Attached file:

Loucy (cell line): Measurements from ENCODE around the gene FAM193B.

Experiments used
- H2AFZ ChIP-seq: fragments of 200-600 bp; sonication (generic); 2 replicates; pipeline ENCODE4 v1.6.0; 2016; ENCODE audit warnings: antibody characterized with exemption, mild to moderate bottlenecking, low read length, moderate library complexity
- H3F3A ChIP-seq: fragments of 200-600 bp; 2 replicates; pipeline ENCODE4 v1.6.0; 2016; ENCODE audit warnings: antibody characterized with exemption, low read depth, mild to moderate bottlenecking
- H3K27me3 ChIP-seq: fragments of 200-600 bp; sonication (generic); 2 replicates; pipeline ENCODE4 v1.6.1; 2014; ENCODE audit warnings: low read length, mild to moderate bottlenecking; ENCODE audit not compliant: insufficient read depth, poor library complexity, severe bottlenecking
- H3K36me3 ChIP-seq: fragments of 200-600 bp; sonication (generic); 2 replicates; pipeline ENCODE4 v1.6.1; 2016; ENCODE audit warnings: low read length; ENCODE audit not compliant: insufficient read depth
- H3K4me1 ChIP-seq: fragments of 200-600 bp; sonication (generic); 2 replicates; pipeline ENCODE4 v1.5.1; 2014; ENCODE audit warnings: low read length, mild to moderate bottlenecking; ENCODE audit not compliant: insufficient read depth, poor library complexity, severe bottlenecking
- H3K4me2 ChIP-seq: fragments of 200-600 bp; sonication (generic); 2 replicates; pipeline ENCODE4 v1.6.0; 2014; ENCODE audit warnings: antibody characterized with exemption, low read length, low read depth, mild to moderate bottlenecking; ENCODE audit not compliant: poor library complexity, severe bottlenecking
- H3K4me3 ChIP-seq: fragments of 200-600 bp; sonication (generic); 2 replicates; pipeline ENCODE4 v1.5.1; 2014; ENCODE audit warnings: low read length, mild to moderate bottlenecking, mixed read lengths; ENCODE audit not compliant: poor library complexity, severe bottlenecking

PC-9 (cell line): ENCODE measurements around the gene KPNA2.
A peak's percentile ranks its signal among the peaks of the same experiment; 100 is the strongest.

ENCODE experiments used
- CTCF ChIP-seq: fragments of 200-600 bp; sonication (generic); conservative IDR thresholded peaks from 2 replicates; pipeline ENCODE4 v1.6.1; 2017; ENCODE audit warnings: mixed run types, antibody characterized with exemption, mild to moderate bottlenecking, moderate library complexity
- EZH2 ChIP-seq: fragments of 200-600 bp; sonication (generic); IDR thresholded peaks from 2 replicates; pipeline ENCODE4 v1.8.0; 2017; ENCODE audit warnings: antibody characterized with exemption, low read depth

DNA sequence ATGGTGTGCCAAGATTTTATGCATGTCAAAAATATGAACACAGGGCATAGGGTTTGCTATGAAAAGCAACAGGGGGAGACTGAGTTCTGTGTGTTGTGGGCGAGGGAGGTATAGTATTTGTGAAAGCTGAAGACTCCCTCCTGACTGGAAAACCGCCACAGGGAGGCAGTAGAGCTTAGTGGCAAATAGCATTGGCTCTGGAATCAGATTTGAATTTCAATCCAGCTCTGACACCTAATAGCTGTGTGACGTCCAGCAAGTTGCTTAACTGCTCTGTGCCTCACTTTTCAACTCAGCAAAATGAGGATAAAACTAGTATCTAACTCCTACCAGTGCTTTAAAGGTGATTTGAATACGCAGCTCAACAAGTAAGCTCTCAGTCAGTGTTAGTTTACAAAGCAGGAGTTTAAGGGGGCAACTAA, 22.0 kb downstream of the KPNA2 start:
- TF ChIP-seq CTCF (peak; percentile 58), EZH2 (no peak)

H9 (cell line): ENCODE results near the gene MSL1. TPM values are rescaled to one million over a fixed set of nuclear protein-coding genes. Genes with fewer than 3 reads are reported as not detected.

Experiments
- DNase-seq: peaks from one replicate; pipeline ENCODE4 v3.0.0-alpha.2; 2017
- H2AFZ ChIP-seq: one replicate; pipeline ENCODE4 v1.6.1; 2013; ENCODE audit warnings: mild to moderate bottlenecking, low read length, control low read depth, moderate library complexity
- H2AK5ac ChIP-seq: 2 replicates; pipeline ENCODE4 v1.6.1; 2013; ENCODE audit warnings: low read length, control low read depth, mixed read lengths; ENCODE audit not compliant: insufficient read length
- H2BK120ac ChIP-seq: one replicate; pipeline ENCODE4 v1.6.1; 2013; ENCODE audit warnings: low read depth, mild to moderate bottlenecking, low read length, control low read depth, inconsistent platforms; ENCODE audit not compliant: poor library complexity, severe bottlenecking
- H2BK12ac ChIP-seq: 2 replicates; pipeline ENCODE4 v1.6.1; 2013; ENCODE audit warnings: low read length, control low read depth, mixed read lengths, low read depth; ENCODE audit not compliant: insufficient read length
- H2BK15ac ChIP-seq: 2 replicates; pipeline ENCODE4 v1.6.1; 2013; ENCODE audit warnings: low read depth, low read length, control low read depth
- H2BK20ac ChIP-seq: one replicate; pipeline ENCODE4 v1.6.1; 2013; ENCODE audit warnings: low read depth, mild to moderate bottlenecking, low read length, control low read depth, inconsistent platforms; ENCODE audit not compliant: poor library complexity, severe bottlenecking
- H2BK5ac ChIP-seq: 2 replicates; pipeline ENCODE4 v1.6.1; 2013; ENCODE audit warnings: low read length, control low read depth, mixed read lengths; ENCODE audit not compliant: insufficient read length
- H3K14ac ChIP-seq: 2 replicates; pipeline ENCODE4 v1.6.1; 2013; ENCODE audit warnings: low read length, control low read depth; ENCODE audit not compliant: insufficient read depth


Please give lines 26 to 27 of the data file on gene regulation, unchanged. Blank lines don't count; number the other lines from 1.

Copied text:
- H2BK5ac ChIP-seq: 2 replicates; pipeline ENCODE4 v1.6.1; 2013; ENCODE audit warnings: low read length, control low read depth, mixed read lengths; ENCODE audit not compliant: insufficient read length
- H3K14ac ChIP-seq: 2 replicates; pipeline ENCODE4 v1.6.1; 2013; ENCODE audit warnings: low read length, control low read depth; ENCODE audit not compliant: insufficient read depth